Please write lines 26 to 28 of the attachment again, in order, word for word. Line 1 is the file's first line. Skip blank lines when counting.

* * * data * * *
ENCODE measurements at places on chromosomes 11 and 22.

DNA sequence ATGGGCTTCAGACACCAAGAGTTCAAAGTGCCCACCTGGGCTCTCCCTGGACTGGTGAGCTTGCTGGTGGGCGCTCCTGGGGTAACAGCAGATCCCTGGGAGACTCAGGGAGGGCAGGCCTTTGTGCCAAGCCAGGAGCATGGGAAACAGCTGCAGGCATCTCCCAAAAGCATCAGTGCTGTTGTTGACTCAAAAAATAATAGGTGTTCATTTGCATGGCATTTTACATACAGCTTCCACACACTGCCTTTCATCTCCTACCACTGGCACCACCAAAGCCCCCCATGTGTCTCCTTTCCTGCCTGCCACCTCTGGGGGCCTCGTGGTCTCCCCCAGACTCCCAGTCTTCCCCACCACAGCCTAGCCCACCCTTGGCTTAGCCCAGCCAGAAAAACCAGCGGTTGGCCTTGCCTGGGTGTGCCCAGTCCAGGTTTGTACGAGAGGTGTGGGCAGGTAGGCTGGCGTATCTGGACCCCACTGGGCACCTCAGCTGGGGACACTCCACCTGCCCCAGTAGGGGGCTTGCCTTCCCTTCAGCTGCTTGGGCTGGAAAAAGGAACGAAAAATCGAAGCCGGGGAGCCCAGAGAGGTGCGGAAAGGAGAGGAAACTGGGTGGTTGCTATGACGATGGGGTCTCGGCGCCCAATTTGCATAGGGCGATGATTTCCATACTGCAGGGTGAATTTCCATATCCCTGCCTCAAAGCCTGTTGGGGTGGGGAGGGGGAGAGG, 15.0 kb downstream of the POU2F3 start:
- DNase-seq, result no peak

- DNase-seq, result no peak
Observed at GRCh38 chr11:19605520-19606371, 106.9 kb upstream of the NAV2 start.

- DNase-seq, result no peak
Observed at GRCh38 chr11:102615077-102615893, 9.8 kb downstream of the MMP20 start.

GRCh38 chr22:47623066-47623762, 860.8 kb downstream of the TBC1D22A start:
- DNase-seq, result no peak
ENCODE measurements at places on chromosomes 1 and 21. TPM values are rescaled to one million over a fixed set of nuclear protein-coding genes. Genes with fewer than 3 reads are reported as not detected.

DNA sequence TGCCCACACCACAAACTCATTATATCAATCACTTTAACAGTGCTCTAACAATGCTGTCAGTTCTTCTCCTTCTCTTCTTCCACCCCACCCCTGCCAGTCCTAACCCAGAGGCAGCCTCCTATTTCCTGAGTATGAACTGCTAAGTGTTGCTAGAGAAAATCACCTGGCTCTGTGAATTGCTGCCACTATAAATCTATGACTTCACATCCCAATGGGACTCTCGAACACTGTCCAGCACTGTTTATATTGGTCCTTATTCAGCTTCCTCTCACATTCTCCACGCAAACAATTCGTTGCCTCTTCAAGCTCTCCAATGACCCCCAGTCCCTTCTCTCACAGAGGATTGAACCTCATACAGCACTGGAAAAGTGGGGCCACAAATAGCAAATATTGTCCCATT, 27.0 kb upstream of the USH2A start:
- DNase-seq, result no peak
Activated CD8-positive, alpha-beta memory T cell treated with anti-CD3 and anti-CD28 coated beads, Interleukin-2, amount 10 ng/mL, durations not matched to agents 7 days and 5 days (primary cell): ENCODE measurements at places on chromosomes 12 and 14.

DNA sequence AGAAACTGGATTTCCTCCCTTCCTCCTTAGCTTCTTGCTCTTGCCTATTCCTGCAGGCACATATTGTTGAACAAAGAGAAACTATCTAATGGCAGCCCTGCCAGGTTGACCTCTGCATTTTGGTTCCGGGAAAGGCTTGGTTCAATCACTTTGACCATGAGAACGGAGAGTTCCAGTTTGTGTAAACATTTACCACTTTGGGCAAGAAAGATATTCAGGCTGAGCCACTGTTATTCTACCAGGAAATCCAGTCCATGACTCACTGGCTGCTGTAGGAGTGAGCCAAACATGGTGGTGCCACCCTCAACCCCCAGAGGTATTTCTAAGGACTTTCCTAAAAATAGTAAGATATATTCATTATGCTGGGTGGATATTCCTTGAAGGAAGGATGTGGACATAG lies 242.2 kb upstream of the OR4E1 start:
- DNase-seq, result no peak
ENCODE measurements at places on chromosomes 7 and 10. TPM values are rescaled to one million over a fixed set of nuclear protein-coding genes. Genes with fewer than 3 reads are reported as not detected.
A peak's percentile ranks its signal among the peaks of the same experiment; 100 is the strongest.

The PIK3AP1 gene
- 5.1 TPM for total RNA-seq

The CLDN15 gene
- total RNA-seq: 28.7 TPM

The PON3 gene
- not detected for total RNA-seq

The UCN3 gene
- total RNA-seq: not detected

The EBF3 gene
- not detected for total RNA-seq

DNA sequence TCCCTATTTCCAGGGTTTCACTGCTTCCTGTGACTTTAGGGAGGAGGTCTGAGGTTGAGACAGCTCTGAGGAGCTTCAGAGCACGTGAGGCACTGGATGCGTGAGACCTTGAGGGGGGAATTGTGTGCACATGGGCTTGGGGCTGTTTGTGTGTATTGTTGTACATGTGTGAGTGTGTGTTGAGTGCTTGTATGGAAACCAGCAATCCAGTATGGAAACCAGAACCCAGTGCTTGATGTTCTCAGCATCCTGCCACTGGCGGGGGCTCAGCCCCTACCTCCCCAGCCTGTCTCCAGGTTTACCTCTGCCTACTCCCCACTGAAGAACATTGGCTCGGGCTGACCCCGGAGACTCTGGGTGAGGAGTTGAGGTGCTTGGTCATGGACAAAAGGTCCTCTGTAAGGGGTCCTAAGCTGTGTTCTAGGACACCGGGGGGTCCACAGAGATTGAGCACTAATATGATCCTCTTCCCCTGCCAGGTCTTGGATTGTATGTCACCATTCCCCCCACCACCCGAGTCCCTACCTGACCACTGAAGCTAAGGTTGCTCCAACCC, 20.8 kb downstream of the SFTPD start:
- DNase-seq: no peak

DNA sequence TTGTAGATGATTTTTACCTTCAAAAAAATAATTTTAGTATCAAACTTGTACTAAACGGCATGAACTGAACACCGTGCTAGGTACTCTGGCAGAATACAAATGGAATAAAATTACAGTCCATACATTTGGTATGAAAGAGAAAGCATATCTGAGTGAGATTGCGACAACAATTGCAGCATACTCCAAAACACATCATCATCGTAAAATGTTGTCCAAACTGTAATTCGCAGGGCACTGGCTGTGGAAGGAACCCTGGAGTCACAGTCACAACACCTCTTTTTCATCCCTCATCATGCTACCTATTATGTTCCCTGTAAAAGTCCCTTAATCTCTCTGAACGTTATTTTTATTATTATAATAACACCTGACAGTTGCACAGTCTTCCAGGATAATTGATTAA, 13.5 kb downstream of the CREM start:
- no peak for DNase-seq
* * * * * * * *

The EBF3 gene
- not detected for total RNA-seq

DNA sequence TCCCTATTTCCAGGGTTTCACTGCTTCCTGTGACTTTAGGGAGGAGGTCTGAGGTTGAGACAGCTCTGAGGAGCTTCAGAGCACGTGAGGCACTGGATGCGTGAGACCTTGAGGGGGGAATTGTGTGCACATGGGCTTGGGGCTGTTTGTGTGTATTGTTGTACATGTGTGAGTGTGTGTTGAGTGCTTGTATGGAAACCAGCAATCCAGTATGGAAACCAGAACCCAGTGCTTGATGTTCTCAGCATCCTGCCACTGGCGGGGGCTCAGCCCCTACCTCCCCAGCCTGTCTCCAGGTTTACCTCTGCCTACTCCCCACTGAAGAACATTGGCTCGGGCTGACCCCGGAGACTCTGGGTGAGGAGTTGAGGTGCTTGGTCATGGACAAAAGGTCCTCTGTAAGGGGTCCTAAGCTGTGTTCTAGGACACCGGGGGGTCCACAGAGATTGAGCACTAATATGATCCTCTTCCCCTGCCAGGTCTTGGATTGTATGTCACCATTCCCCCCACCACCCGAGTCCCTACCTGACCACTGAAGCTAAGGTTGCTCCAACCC, 20.8 kb downstream of the SFTPD start: